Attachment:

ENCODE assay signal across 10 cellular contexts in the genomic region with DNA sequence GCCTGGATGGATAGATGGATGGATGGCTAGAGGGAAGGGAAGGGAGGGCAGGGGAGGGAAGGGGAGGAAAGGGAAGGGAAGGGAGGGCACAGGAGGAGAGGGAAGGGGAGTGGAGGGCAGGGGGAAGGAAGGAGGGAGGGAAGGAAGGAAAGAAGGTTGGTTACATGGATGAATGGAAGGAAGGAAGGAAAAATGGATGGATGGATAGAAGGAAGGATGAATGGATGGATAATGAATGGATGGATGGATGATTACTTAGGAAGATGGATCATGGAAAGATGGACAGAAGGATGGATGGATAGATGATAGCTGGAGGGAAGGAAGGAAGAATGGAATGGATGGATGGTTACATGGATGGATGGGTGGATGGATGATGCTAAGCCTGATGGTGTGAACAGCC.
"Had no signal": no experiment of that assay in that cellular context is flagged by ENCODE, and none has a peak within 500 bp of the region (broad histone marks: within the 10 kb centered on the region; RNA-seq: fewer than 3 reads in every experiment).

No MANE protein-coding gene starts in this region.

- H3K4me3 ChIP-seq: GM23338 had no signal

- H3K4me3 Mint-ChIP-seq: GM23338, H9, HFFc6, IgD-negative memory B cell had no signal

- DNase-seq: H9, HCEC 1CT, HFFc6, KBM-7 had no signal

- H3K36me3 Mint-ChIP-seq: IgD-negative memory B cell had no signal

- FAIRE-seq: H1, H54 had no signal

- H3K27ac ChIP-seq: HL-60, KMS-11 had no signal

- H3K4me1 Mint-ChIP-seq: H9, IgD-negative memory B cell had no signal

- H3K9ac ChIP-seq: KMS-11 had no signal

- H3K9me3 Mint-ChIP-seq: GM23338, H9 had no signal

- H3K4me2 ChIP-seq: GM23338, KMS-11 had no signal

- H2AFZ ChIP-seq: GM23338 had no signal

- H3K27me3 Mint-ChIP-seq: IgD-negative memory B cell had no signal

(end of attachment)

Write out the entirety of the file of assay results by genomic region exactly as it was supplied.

ENCODE assay signal across 10 cellular contexts in the genomic region with DNA sequence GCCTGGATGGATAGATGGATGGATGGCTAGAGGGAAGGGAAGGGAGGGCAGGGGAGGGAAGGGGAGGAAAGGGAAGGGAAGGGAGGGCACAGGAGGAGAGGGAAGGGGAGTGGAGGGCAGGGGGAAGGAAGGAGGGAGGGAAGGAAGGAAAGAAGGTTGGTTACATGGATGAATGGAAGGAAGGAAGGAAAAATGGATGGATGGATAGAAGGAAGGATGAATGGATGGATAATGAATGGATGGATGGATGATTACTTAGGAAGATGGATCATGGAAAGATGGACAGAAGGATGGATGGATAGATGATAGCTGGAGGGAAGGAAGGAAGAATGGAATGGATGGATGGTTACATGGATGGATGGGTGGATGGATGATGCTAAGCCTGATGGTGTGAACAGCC.
"Had no signal": no experiment of that assay in that cellular context is flagged by ENCODE, and none has a peak within 500 bp of the region (broad histone marks: within the 10 kb centered on the region; RNA-seq: fewer than 3 reads in every experiment).

No MANE protein-coding gene starts in this region.

- H3K4me3 ChIP-seq: GM23338 had no signal

- H3K4me3 Mint-ChIP-seq: GM23338, H9, HFFc6, IgD-negative memory B cell had no signal

- DNase-seq: H9, HCEC 1CT, HFFc6, KBM-7 had no signal

- H3K36me3 Mint-ChIP-seq: IgD-negative memory B cell had no signal

- FAIRE-seq: H1, H54 had no signal

- H3K27ac ChIP-seq: HL-60, KMS-11 had no signal

- H3K4me1 Mint-ChIP-seq: H9, IgD-negative memory B cell had no signal

- H3K9ac ChIP-seq: KMS-11 had no signal

- H3K9me3 Mint-ChIP-seq: GM23338, H9 had no signal

- H3K4me2 ChIP-seq: GM23338, KMS-11 had no signal

- H2AFZ ChIP-seq: GM23338 had no signal

- H3K27me3 Mint-ChIP-seq: IgD-negative memory B cell had no signal